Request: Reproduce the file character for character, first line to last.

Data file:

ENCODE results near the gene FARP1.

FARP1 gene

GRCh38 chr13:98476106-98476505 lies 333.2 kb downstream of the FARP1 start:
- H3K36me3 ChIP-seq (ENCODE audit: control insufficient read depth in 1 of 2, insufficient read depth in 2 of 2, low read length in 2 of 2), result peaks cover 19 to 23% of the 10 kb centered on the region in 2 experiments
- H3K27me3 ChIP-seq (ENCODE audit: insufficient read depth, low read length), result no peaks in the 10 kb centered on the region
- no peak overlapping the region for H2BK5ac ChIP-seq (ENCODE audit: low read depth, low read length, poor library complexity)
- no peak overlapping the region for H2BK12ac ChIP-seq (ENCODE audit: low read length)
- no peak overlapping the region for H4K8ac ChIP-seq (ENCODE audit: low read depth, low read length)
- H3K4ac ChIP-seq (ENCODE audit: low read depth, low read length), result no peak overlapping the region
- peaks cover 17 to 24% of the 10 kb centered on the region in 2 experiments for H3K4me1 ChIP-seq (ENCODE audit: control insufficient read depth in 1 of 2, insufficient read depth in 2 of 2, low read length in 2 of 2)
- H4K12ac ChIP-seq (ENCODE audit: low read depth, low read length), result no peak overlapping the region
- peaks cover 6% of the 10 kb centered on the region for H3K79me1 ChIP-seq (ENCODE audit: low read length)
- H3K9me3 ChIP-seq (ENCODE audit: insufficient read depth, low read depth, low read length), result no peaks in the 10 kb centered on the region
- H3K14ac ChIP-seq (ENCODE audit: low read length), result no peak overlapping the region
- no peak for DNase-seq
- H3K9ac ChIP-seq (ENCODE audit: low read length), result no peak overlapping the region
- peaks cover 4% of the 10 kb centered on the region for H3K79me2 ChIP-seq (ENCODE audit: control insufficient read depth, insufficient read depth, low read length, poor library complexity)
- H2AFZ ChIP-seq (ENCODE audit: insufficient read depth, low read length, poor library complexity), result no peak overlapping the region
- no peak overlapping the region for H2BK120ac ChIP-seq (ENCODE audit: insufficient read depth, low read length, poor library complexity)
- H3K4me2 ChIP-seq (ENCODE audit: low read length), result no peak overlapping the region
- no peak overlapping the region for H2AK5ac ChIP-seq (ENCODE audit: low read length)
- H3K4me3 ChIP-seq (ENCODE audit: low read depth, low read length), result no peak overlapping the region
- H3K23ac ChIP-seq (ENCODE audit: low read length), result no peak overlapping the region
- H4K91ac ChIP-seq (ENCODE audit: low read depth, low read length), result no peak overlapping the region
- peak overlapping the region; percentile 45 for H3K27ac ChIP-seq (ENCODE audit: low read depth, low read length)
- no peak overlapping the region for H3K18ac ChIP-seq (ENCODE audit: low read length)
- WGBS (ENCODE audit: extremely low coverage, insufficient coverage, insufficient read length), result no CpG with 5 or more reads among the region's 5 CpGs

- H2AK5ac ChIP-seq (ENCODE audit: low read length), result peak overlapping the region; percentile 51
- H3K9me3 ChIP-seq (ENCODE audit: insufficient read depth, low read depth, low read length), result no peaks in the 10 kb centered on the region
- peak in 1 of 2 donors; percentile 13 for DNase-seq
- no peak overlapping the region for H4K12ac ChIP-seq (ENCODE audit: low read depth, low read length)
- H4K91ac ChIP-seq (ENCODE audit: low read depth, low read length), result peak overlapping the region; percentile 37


ENCODE results near the gene FARP1.

FARP1 gene

GRCh38 chr13:98476106-98476505 lies 333.2 kb downstream of the FARP1 start:
- H3K36me3 ChIP-seq (ENCODE audit: control insufficient read depth in 1 of 2, insufficient read depth in 2 of 2, low read length in 2 of 2), result peaks cover 19 to 23% of the 10 kb centered on the region in 2 experiments
- H3K27me3 ChIP-seq (ENCODE audit: insufficient read depth, low read length), result no peaks in the 10 kb centered on the region
- no peak overlapping the region for H2BK5ac ChIP-seq (ENCODE audit: low read depth, low read length, poor library complexity)
- no peak overlapping the region for H2BK12ac ChIP-seq (ENCODE audit: low read length)
- no peak overlapping the region for H4K8ac ChIP-seq (ENCODE audit: low read depth, low read length)
- H3K4ac ChIP-seq (ENCODE audit: low read depth, low read length), result no peak overlapping the region
- peaks cover 17 to 24% of the 10 kb centered on the region in 2 experiments for H3K4me1 ChIP-seq (ENCODE audit: control insufficient read depth in 1 of 2, insufficient read depth in 2 of 2, low read length in 2 of 2)
- H4K12ac ChIP-seq (ENCODE audit: low read depth, low read length), result no peak overlapping the region
- peaks cover 6% of the 10 kb centered on the region for H3K79me1 ChIP-seq (ENCODE audit: low read length)
- H3K9me3 ChIP-seq (ENCODE audit: insufficient read depth, low read depth, low read length), result no peaks in the 10 kb centered on the region
- H3K14ac ChIP-seq (ENCODE audit: low read length), result no peak overlapping the region
- no peak for DNase-seq
- H3K9ac ChIP-seq (ENCODE audit: low read length), result no peak overlapping the region
- peaks cover 4% of the 10 kb centered on the region for H3K79me2 ChIP-seq (ENCODE audit: control insufficient read depth, insufficient read depth, low read length, poor library complexity)
- H2AFZ ChIP-seq (ENCODE audit: insufficient read depth, low read length, poor library complexity), result no peak overlapping the region
- no peak overlapping the region for H2BK120ac ChIP-seq (ENCODE audit: insufficient read depth, low read length, poor library complexity)
- H3K4me2 ChIP-seq (ENCODE audit: low read length), result no peak overlapping the region
- no peak overlapping the region for H2AK5ac ChIP-seq (ENCODE audit: low read length)
- H3K4me3 ChIP-seq (ENCODE audit: low read depth, low read length), result no peak overlapping the region
- H3K23ac ChIP-seq (ENCODE audit: low read length), result no peak overlapping the region
- H4K91ac ChIP-seq (ENCODE audit: low read depth, low read length), result no peak overlapping the region
- peak overlapping the region; percentile 45 for H3K27ac ChIP-seq (ENCODE audit: low read depth, low read length)
- no peak overlapping the region for H3K18ac ChIP-seq (ENCODE audit: low read length)
- WGBS (ENCODE audit: extremely low coverage, insufficient coverage, insufficient read length), result no CpG with 5 or more reads among the region's 5 CpGs

- H2AK5ac ChIP-seq (ENCODE audit: low read length), result peak overlapping the region; percentile 51
- H3K9me3 ChIP-seq (ENCODE audit: insufficient read depth, low read depth, low read length), result no peaks in the 10 kb centered on the region
- peak in 1 of 2 donors; percentile 13 for DNase-seq
- no peak overlapping the region for H4K12ac ChIP-seq (ENCODE audit: low read depth, low read length)
- H4K91ac ChIP-seq (ENCODE audit: low read depth, low read length), result peak overlapping the region; percentile 37